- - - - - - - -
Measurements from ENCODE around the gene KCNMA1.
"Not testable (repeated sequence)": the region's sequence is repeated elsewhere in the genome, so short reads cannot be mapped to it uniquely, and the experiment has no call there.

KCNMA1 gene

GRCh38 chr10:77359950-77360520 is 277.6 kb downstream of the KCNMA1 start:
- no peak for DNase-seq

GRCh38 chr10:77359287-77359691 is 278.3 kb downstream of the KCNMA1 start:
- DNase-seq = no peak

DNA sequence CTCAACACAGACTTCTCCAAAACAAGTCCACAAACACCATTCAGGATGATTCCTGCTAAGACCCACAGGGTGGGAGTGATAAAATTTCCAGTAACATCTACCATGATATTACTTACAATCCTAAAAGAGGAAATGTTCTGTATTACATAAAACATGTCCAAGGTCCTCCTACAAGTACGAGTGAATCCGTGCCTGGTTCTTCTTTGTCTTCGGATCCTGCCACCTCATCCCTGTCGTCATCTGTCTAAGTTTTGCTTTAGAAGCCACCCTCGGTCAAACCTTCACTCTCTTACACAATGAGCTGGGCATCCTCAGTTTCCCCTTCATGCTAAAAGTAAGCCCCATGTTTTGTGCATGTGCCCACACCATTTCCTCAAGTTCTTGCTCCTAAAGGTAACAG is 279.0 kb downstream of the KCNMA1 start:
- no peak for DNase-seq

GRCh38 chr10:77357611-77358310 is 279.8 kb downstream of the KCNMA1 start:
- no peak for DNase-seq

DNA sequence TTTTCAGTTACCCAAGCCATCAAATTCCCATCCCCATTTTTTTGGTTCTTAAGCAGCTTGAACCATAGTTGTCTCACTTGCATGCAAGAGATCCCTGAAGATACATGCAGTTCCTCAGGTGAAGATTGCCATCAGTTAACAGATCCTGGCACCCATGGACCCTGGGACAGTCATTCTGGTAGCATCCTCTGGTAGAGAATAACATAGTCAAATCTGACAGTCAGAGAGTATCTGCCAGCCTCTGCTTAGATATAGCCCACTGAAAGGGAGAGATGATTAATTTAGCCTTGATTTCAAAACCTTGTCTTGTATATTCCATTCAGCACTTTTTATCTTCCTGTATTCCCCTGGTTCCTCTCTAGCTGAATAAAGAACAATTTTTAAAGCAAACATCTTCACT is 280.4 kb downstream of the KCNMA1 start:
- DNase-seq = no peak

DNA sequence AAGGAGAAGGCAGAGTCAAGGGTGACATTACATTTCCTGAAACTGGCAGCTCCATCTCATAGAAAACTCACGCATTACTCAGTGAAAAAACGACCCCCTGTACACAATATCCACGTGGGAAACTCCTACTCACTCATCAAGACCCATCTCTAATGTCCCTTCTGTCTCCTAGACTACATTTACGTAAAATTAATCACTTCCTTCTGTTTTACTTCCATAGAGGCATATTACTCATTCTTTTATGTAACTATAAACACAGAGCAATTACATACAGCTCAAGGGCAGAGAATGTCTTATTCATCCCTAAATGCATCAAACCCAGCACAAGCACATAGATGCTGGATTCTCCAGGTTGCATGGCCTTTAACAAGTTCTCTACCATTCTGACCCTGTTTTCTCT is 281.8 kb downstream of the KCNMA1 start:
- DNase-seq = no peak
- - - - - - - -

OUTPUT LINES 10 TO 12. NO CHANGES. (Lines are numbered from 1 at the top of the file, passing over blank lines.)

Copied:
GRCh38 chr10:77357611-77358310 is 279.8 kb downstream of the KCNMA1 start:
- no peak for DNase-seq

DNA sequence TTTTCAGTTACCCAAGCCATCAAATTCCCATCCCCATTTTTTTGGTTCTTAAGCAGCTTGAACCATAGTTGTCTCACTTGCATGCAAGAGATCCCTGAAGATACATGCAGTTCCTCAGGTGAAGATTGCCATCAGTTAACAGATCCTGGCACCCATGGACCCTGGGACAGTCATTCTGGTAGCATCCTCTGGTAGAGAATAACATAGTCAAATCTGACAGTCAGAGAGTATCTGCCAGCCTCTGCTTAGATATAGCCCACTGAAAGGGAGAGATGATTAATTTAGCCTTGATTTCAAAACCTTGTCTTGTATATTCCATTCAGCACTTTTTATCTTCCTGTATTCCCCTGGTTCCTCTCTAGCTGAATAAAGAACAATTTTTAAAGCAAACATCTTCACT is 280.4 kb downstream of the KCNMA1 start: